A true hefeweizen yeast is an interesting strain because you can control the flavors from the yeast by changing the fermentation temperature. Like Belgian beers, a Bavarian hefeweizen comes with lots of flavors that would be considered serious defects in a British (or worse, American) ale. At cooler temperatures (cooler than 65°F), you’ll get more banana flavors, and warmer fermentation encourages clove tones. I tend to prefer the banana flavor, but at lower temperatures you’re always risking a sluggish or incomplete fermentation. This time around, I’m hoping to keep fermentation closer to 68°F, which should yield a nice dry beer with a good balance of banana and clove flavors.
Assuming I don’t pump all the beer into my kegerator again, I should know how it turned out in four to six weeks.
I’d meant to recap our trip to Homer earlier this month, but never got around to it, so here it is (I’m waiting for the New Shed Hefeweizen mash to finish). We entered all our birds into the animals database winding up with a total of 53 species, including yellow-billed loons, which was a life-bird for both Andrea and me. We didn’t see any Red knots, which was a disappointment since they’re expected to go extinct within the next ten years. Last year we only saw one, but in past years we’ve seen groups of them. It’s shocking to witness the elimination of a species (OK, subspecies…) over such a short period of time.
Spring migration was well underway when we got back from Homer, and we’ve been keeping track of all the birds as they come into to our yard. We’re still twenty-one species shy of our total last year, but new birds are still showing up. This morning’s new species was a Swainson’s Thrush, which showed up one day earlier than last year.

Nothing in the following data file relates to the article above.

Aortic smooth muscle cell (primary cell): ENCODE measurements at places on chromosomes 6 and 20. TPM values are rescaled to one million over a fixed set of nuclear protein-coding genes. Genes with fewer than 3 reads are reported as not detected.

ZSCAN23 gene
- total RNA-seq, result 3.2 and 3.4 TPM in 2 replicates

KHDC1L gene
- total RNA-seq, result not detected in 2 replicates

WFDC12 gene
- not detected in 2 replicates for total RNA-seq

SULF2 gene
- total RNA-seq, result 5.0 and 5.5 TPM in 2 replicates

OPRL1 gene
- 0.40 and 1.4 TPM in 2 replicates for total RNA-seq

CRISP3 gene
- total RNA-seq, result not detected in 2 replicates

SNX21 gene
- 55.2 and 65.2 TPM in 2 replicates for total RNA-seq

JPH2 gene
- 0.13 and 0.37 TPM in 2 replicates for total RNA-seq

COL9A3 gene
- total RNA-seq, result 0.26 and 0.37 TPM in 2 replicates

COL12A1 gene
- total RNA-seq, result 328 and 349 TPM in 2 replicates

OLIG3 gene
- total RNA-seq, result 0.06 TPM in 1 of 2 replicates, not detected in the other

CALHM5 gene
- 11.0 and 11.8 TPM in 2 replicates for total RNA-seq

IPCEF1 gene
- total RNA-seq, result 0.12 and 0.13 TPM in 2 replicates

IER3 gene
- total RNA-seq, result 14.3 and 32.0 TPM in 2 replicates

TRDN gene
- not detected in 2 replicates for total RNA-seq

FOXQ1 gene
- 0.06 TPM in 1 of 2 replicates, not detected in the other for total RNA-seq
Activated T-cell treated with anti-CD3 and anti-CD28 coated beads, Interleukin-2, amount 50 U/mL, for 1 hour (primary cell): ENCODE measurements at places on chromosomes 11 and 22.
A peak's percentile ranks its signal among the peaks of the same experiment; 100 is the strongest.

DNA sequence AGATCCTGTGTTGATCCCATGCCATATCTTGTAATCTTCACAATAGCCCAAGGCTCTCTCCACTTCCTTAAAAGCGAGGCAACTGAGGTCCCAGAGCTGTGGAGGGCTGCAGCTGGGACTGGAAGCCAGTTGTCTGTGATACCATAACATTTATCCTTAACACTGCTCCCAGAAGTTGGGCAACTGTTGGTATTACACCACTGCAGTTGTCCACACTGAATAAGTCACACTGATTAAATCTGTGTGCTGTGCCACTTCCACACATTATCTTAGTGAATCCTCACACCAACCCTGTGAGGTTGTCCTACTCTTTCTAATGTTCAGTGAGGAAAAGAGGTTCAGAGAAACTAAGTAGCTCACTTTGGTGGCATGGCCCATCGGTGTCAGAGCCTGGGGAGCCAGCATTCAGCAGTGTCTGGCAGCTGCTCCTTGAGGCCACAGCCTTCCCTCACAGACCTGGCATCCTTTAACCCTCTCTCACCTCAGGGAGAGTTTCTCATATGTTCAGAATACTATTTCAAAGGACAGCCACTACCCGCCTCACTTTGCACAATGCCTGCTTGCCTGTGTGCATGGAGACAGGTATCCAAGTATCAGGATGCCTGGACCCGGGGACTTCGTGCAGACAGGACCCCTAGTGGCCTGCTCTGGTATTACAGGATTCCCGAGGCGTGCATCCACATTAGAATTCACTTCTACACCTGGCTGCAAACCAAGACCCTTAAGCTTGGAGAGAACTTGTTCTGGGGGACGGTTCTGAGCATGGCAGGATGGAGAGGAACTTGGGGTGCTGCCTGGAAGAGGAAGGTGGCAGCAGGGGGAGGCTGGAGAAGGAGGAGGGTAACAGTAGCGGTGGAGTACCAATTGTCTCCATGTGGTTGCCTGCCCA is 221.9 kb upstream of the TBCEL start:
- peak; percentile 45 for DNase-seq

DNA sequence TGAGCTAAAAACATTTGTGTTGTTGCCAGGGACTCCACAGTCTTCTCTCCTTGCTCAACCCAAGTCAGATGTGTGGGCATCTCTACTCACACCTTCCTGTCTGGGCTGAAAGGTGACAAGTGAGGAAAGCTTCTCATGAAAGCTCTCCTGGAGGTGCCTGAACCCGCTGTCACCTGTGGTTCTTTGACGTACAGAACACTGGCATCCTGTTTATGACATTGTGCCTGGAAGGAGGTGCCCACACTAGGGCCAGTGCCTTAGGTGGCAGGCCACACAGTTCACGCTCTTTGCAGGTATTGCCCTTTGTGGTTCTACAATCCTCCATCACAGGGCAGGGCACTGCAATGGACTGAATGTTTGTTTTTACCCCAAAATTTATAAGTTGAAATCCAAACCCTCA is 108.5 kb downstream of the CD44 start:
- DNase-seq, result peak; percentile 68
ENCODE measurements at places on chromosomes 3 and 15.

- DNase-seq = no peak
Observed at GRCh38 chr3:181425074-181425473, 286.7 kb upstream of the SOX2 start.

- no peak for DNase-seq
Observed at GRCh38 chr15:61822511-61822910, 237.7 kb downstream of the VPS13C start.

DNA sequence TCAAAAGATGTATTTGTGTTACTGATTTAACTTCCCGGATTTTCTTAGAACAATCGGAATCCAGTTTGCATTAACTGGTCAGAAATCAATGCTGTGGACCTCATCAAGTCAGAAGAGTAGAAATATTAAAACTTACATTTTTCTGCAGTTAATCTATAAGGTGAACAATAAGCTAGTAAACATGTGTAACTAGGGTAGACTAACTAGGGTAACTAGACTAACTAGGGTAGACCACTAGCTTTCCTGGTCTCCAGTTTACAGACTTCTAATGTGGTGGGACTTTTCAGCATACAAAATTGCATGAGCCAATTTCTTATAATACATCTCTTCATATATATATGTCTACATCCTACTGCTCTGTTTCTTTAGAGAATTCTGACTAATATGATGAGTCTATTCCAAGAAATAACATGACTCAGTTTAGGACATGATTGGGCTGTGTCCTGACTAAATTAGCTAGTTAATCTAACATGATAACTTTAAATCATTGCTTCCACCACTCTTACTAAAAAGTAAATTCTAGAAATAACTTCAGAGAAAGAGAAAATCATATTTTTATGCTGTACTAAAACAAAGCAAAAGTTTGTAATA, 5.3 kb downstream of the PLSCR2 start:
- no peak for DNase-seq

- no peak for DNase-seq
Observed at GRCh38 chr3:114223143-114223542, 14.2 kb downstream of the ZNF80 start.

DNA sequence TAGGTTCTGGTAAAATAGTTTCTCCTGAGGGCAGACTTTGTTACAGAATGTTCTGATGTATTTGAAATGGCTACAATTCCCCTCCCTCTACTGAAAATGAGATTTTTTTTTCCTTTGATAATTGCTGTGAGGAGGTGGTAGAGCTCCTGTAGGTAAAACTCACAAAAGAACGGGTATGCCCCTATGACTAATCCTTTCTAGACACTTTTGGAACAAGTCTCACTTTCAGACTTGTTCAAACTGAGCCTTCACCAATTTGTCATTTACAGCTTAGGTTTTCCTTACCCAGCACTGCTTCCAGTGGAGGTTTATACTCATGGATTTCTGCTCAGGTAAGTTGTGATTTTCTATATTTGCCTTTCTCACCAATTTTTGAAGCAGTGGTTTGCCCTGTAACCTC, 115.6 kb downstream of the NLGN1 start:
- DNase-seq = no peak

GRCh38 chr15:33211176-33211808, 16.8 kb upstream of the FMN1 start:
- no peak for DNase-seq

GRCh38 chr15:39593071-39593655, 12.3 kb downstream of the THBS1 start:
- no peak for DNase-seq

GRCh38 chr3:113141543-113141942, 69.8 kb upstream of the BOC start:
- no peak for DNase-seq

It’s been an interesting 12 hours: seismic activity in Interior Alaska has really ramped up, causing a multitude of small quakes, and three large enough that we felt and heard them. Last night there was a magnitude 3.5 earthquake around 9 miles from our house, and this morning there have been two more (a 3.2 about 11 miles away and a 2.9 that was only 6 miles away). None caused any damage, but they do shake the house and make enough noise that the dogs perk up. Experiencing tectonic forces so large and powerful is a sobering (and exciting) experience.
There’s a general perception in the lower 48 that California is the most seismically active place around, but the huge subduction zone that stretches from the Aleutian Islands all the way to the west coast of North America causes earthquakes and volcanic activity all over Alaska. The 1964 Good Friday quake (pictured in the photo) was the largest ever recorded in North America, and the 2002 Denali earthquake (which we rode through at the Bird Observatory) was an order of magnitude larger than the 1989 Loma Prieta earthquake that ripped up the Bay Area during the World Series. Most of the major earthquakes are south of the Alaska Range where the plates are moving against each other closer to the surface, but all the pressure creates fault lines up here in Fairbanks and can trigger some fairly large events.
Our house is less than ten years old, but knowing it went through the Denali quake without incident allows us the luxury of appreciating the power of the geologic processes at work without worrying they’ll destroy our house.
Update: 31-May-2009, 21:35. Magnitude 3.8, eight miles away.